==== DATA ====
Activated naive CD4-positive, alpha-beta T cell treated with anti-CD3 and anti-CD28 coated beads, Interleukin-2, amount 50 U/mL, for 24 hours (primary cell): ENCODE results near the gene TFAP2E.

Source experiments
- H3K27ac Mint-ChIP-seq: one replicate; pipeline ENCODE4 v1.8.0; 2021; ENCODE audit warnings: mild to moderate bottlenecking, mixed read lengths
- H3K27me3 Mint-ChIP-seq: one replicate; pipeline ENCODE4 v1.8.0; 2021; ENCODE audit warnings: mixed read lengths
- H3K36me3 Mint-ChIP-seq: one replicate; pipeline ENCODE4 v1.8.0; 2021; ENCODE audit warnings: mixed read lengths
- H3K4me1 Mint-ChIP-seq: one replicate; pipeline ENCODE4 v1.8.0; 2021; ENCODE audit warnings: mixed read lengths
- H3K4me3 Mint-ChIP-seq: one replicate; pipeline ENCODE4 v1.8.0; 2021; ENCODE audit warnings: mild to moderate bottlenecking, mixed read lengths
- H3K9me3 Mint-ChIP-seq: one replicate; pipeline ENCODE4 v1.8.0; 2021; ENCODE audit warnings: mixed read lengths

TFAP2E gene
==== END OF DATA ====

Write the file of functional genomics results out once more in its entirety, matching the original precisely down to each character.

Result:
Activated naive CD4-positive, alpha-beta T cell treated with anti-CD3 and anti-CD28 coated beads, Interleukin-2, amount 50 U/mL, for 24 hours (primary cell): ENCODE results near the gene TFAP2E.

Source experiments
- H3K27ac Mint-ChIP-seq: one replicate; pipeline ENCODE4 v1.8.0; 2021; ENCODE audit warnings: mild to moderate bottlenecking, mixed read lengths
- H3K27me3 Mint-ChIP-seq: one replicate; pipeline ENCODE4 v1.8.0; 2021; ENCODE audit warnings: mixed read lengths
- H3K36me3 Mint-ChIP-seq: one replicate; pipeline ENCODE4 v1.8.0; 2021; ENCODE audit warnings: mixed read lengths
- H3K4me1 Mint-ChIP-seq: one replicate; pipeline ENCODE4 v1.8.0; 2021; ENCODE audit warnings: mixed read lengths
- H3K4me3 Mint-ChIP-seq: one replicate; pipeline ENCODE4 v1.8.0; 2021; ENCODE audit warnings: mild to moderate bottlenecking, mixed read lengths
- H3K9me3 Mint-ChIP-seq: one replicate; pipeline ENCODE4 v1.8.0; 2021; ENCODE audit warnings: mixed read lengths

TFAP2E gene